invi bracelet pilot study

After years of research and development the Invi Bracelet was ready to be tested in a pilot study. In the spring of 2017 Invi made the first Invi Bracelets available to more than 100 people in Rotterdam.

research design

The research focused on assessing the social impact of the Invi Bracelet. Two main research questions guided the study:

  1. What is the effect of wearing the Invi Bracelet on feelings of safety?
  2. Is the Invi Bracelet a non-violent substitute for more aggressive self-defense tools?

Independent research partner Risbo (affiliated to the Erasmus University of Rotterdam) collected data through two detailed questionnaires.The first questionnaire (baseline measurement) was distributed among participants prior to wearing the Invi Bracelet, the second one after six weeks of wearing (follow-up measurement). A total of 83 participants completed both questionnaires. During a focus group (7 participants) the research questions were discussed in more detail.

results & conclusions

feeling of safety

The research findings show that the Invi Bracelet has a significant positive effect on a person’s feeling of safety. On average, respondents rated their feeling of safety 0.8 points higher when wearing the Bracelet, increasing from 6.6 to 7.4 (10 point scale). Figure 1 shows that the percentage of participants that sometimes feel unsafe strongly decreased (73% to 37%).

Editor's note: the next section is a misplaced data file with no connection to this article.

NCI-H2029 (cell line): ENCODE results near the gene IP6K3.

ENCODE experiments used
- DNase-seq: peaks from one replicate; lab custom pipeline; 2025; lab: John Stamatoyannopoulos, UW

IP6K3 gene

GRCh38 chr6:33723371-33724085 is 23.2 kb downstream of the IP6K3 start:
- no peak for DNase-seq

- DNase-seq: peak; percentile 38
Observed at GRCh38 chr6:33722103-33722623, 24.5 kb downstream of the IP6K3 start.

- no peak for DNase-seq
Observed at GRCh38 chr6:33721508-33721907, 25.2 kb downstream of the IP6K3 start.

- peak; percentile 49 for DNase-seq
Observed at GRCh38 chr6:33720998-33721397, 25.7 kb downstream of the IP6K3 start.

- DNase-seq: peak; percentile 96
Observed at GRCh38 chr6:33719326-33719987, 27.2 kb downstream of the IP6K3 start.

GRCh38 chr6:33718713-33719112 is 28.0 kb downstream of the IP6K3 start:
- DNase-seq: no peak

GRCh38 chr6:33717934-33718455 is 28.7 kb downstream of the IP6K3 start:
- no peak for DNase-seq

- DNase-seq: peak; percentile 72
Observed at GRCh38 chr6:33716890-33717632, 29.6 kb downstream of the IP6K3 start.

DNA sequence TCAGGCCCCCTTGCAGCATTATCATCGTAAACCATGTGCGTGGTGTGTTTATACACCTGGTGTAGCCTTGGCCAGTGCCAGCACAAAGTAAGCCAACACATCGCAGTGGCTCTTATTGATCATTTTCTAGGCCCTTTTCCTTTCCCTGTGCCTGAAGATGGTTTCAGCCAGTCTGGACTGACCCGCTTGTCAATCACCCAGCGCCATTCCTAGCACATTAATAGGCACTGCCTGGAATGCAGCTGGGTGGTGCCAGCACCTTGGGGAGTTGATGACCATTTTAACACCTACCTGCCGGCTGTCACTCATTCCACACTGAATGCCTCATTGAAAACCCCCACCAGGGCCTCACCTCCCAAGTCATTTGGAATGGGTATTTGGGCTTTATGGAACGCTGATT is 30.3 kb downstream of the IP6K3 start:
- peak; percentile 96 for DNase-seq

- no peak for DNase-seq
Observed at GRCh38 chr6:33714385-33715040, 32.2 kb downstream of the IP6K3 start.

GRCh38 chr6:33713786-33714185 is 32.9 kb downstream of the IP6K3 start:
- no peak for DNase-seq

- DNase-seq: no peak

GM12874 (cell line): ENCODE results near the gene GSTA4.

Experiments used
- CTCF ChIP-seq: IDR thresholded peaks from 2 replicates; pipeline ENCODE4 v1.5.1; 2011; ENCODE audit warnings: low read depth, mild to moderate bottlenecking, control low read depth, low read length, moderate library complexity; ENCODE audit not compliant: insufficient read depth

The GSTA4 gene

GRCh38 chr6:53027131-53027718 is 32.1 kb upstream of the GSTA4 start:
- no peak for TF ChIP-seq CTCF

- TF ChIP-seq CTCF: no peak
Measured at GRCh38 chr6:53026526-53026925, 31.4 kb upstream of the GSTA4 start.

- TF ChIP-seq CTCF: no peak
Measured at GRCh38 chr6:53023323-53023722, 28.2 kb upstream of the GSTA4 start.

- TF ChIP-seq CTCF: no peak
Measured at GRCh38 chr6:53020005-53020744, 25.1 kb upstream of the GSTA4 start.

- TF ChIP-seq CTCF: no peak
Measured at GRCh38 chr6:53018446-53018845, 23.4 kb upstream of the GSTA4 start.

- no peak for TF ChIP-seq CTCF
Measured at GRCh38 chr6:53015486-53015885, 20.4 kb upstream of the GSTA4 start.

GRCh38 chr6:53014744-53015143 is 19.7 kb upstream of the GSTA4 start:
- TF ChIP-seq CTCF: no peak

figure 1: percentage of respondents feeling unsafe

Subsequently, people who answered yes where asked how frequently they felt unsafe during the last four weeks. Figure 2 show that the percentage of people that often feel unsafe declined by more than half in the follow-up measurement. It also shows that people generally feel safer when wearing the Invi Bracelet. Observations from the focus group confirmed these findings. Overall people felt more confident and emphasized that the bracelet provided them with some sort of ‘peace of mind’. Many self-defense experts Invi has consulted emphasize that a strong and confident appearance can work as a ‘first line of defense’ and decreases chances of an assault.

figure 2: frequency of respondents feeling unsafe

substitute for weapons

The study also shows that some participants consider the Invi Bracelet as a non-violent substitute for more aggressive (e.g. knives) or illegal self-defense tools (e.g. pepperspray, which is illegal in the Netherlands). The follow-up measurement revealed that five out of nine participant chose Invi Bracelet as an alternative to illegal tools. Also a decrease of 39 percent in the use of more aggressive tools was found. Figure 3 shows the frequency of respondents carrying weapons or self-defense objects before and after the pilot period. Outcomes of the focus group highlight that participants particularly value the surprise effect of smell and the wearing convenience. Participants also liked the non-violent character of the Bracelet, as aggressive tools or weapons can result in more violent responses or can potentially be used against their owner.

figure 3: frequency of respondents carrying self-defense weapons or objects

During the pilot period, none of the participants found themselves in a situation that required activation of the Invi Bracelet.

In addition to findings, feedback from the participants provided many additional insight. Among others a clear manual has been developed to better inform future users.

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